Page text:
Where I’d Watch Plastic Trees Not Grow, Hannah HodgsonA white band at top and bottom of the jacket. The top band holds the pamphlet title in small black caps, with the author's name in large pink caps beneath it. Both are centred. The central section of the jacket has a brightly coloured design of thick sideways V shapes, pointing left: they are black, turquoise, yellow, and pink (Verve colours). Placed over them and right in the middle of the jacket is a white tree, cut out of paper. It looks a little like a tree cut out of a white paper doyley.

Verve Poetry Press, 2021   £7.50

The Neighbourhood

There’s no point in pretending I know what Hannah Hodgson is living through.

‘A degenerative life-limiting condition’ is what we’re told and what I try to digest. She’s had a mentor, a writing group, and financial help to purchase ‘accessible equipment’ so she could finish this collection. Which has the freshness of hot-off-the-press, not overly edited, straight from the skin.

No self-pity as she records intermittent periods spent in hospitals and hospice. As she said on YouTube, she rattles off her NHS number the way most young people give out their mobile number. This is real life.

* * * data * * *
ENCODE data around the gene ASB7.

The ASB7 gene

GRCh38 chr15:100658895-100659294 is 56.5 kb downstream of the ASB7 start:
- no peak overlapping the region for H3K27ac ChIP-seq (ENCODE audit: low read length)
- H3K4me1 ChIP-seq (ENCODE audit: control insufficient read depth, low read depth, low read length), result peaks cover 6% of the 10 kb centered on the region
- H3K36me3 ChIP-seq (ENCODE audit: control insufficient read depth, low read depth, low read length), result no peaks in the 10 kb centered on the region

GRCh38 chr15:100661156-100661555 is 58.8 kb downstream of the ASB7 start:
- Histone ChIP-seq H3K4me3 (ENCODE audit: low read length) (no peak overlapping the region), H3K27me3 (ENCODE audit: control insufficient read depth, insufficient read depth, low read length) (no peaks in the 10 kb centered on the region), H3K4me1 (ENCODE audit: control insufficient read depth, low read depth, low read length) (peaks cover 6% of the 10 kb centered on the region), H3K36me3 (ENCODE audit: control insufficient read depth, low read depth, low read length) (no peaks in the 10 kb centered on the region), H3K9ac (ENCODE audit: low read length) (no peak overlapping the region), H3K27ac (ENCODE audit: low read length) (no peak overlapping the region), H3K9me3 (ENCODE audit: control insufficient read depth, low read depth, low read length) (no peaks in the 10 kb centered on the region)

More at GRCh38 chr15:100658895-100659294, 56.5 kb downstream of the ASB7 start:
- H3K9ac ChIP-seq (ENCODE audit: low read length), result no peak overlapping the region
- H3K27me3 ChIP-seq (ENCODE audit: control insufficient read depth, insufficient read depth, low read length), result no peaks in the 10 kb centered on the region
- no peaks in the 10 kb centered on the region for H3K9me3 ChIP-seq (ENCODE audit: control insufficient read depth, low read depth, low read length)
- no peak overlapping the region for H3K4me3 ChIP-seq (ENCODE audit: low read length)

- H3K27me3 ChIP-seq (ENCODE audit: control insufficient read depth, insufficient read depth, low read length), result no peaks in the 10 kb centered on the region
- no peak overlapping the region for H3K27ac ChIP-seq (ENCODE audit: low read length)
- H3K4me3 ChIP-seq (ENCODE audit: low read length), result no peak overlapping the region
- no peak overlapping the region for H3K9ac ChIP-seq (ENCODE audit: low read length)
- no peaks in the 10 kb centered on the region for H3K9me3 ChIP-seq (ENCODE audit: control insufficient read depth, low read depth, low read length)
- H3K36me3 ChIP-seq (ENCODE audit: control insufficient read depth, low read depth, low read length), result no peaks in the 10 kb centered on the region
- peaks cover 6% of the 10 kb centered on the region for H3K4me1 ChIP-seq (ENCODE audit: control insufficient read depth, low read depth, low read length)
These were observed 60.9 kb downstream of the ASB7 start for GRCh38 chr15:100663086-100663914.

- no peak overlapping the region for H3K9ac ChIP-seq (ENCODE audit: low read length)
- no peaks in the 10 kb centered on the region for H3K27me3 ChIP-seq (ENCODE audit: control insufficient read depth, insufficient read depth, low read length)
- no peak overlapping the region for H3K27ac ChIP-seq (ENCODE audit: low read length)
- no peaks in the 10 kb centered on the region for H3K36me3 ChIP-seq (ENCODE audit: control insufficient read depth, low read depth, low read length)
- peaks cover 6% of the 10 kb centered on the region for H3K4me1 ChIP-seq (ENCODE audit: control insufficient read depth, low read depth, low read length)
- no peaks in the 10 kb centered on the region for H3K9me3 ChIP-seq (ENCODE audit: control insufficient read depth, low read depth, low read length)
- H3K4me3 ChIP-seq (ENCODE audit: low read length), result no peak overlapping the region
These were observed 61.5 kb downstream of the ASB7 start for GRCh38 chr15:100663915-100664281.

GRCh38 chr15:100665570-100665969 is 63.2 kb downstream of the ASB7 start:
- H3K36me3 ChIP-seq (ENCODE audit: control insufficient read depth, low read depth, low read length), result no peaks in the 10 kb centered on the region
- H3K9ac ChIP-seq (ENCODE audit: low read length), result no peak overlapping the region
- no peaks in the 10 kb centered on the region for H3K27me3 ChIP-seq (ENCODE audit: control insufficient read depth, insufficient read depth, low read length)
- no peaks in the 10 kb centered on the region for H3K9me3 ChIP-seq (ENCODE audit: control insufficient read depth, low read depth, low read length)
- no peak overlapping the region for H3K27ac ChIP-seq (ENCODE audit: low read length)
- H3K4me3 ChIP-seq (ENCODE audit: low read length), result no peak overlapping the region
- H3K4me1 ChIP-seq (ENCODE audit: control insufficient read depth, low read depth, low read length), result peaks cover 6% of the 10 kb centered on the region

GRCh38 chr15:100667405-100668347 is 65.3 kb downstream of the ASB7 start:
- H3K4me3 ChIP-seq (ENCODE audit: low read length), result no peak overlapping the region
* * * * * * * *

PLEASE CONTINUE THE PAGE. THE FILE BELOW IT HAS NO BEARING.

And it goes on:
But what draws me in is this: I’m on a tour of her neighbourhood. I meet her neighbours.

In ‘The tree in outpatients was plastic, and every night I’d watch it not grow from my window’, she talks about ‘the kids from renal’ who were roasting marshmallows at a bonfire — like any other teenage gang.

In ‘Bad News’, doctors stand around her bed and ‘transform into poets as they deliver bad news’. Picturing them in their white coats, I imagine apologetic milkmen. No gold top today, only skimmed.

There’s even a homeless man ‘on a trolley in the corridor — such a busy night with ‘two car accidents, / three heart attacks and a miscarriage’.

And in ‘Crashing’, she says, ‘I’ve seen my consultant cry once. / When she couldn’t save a life, deserted by her superpower.’ Chief firefighter?

Finally last — but certainly not least — in ‘After the Curtain’, it is ‘the Porters’ who appear as the maintenance men of the hospital neighbourhood, quietly oiling the wheels.

Maybe this attraction to neighbourliness is my way of making the poems palatable.

Maybe this is her way of making the walls breathe, and if I find a touch of Dylan Thomas’s Under Milk Wood in this collection, that’s a compliment. Hannah Hodgson wants her readers to see the light as well as the dark, and I do.

Candyce Lange